The lob shot gets called a lot of different things - sky shot, pop up, sky ball, moon ball, high floaty ball, etc. Okay, maybe nobody refers to it as the high floaty ball, but with a matter of certainty, nobody talks about this well-known and often nicknamed shot as much as they should.
The lob can be an incredibly effective tool for you on the court, yet it gets far less airtime than dinks, volleys, third-shot drops, and other pickleball shots. How could this be? When you look at dinks, volleys, and third-shot drops, they all have two major things in common - clear directions on how and when to perform each.
Then there's the lob shot sitting on the sidelines, waiting its turn. Completely misunderstood - players aren't sure where it fits into a rally or what signs to look for. We think it's time to end the confusion by answering the biggest questions that shroud pickleball lobs.
So join us as we walk you through all things related to the most well-known, but least utilized shot in pickleball - the lob shot. Let's start by getting on the same page with the term.
What's a Lob Shot?
A lob shot is a high-lofted and deep hit created by opening the face of a pickleball paddle. It's primarily used to push opponents off the kitchen line (non-volley line) and move them toward their baseline, buy yourself time and space, or generally catch an opponent off-guard.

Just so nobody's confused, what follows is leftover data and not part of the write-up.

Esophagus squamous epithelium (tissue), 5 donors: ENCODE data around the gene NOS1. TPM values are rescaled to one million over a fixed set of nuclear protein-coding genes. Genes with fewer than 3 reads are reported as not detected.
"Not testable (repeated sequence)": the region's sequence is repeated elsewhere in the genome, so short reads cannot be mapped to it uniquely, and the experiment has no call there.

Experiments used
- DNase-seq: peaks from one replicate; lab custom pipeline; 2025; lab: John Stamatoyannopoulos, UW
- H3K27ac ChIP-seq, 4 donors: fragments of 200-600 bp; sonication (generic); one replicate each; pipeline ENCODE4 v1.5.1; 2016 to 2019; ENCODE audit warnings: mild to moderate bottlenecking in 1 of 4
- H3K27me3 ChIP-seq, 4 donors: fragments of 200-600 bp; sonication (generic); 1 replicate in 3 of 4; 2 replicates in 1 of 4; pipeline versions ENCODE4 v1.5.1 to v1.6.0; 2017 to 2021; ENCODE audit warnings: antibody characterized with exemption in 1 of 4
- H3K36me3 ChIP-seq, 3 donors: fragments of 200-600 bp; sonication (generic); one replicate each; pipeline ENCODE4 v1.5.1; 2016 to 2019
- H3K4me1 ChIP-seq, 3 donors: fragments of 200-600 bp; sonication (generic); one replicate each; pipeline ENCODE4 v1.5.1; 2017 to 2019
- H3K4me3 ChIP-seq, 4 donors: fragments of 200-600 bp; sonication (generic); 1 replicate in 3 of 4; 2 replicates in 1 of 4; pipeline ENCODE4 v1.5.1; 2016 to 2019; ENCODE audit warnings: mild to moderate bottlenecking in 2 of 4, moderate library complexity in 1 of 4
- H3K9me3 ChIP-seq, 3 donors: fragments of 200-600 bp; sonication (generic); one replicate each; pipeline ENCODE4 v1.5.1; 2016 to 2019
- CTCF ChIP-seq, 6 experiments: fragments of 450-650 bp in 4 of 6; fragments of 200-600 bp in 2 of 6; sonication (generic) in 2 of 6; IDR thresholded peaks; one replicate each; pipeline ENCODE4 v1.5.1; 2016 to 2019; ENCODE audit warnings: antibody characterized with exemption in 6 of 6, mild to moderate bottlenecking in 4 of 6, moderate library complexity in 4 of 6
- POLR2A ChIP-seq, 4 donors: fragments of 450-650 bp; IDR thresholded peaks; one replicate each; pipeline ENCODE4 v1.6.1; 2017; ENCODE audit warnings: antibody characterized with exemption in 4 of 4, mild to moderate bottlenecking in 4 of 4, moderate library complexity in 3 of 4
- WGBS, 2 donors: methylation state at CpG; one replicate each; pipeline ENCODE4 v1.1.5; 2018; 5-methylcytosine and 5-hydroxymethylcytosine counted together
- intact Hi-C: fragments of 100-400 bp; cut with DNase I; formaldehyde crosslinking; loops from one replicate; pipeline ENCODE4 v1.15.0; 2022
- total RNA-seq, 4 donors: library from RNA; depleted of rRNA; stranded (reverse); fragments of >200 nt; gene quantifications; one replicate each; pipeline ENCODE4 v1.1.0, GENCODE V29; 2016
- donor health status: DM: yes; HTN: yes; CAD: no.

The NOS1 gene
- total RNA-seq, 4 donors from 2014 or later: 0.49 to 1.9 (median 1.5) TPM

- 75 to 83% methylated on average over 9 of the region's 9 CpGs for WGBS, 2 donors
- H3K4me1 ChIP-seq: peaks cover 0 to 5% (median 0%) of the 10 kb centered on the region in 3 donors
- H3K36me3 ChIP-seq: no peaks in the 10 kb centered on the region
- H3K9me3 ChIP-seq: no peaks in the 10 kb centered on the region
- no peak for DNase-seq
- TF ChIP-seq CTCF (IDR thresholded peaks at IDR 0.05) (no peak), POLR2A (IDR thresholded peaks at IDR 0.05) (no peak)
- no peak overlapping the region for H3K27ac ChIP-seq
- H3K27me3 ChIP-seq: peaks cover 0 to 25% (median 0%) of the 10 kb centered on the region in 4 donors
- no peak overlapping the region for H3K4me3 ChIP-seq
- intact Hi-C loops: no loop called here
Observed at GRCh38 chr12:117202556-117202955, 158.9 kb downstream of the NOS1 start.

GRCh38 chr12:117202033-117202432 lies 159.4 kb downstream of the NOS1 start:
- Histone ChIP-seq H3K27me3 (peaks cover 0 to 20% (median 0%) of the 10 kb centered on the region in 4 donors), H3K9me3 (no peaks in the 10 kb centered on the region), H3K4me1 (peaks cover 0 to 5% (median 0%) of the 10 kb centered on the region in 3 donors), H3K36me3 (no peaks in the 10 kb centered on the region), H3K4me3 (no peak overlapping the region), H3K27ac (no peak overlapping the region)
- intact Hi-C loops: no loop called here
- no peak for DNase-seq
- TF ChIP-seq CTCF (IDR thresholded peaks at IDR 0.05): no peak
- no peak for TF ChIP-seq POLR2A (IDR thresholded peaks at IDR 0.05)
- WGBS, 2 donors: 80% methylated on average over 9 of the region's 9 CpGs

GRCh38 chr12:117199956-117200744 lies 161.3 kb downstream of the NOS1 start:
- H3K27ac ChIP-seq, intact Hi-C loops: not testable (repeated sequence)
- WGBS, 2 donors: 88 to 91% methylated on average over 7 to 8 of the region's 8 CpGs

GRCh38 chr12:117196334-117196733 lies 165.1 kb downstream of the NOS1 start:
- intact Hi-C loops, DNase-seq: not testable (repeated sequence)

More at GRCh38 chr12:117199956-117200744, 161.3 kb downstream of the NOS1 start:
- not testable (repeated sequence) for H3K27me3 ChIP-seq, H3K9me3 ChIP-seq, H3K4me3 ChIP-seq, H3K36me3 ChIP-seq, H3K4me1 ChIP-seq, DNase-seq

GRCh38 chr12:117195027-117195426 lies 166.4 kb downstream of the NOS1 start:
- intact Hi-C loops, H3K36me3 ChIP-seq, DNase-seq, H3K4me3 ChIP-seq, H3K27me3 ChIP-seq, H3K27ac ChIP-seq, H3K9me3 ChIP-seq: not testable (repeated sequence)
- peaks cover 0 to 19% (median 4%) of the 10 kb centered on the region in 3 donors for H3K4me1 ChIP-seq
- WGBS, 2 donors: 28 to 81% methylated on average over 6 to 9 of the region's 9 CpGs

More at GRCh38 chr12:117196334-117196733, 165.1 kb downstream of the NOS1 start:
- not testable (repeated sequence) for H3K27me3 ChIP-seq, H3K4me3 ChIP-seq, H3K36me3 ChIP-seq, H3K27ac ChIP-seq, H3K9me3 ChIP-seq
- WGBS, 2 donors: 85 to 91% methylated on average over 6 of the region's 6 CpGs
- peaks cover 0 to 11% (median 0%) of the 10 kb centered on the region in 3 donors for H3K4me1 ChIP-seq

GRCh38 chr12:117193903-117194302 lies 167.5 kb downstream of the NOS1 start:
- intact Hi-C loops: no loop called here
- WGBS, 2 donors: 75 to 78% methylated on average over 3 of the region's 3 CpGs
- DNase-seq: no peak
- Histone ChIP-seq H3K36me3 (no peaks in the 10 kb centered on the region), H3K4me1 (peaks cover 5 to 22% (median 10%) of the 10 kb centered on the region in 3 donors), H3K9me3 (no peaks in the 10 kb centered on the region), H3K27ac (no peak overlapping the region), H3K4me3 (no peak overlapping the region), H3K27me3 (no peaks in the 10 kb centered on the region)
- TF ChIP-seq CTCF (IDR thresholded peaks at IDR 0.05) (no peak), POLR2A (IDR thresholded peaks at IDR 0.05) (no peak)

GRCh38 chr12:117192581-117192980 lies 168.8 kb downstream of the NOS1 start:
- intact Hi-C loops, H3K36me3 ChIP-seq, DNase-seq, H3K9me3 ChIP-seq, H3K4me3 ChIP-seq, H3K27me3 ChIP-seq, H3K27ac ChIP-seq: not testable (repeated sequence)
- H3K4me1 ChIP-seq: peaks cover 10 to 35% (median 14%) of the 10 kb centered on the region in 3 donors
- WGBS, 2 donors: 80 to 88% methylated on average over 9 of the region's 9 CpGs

The latter is particularly useful when an opponent is starting to pick up on patterns with how you play, such as anticipating a softer shot, like a drop shot. This will usually lead to your opponent creeping toward the kitchen line and its corners.
A well-timed lob will have them scrambling to get to the ball before a double bounce fault.
Is a Lob Shot Good in Pickleball?
A pickleball lob can be both good and bad depending on when and how it is used. There's a low margin for error with lobs relative to time and placement. For instance, a lob can easily become a powerful volley opportunity for your opponent if it falls short, or go out of bounds if hit too far.
That said, the right lob shot can be a game-changer and make all the difference in a rally. It's also an incredibly useful tool when it comes to disrupting your opponent's rhythm as they won't know what kind of shot is coming next.
How Do You Hit a Lob Shot in Pickleball?
Similar to a dink, hitting a lob shot requires a soft touch in a hammer grip. It also incorporates minimal backswing like a dink and volley. The power that fuels the broad arch of this shot comes from your legs. You'll start in a low squat and lift and push the ball out as you stand up.
Your wrist and elbow will remain steady as your shoulder and legs are the driving force as you try to arch the ball over the shoulder of your opponent's weaker arm, typically their backhand. Your goal is to land the ball as deep into their baseline as possible.
When Would You Use a Lob Shot in Pickleball?
When playing offensively, you can use a lob shot when your opponent is overly committed to the kitchen, not looking forward, or in a poor stance. As a last-ditch effort to restart an exchange, you could lob from a defensive position, but ideally, lobs are best suited as offensive weapons.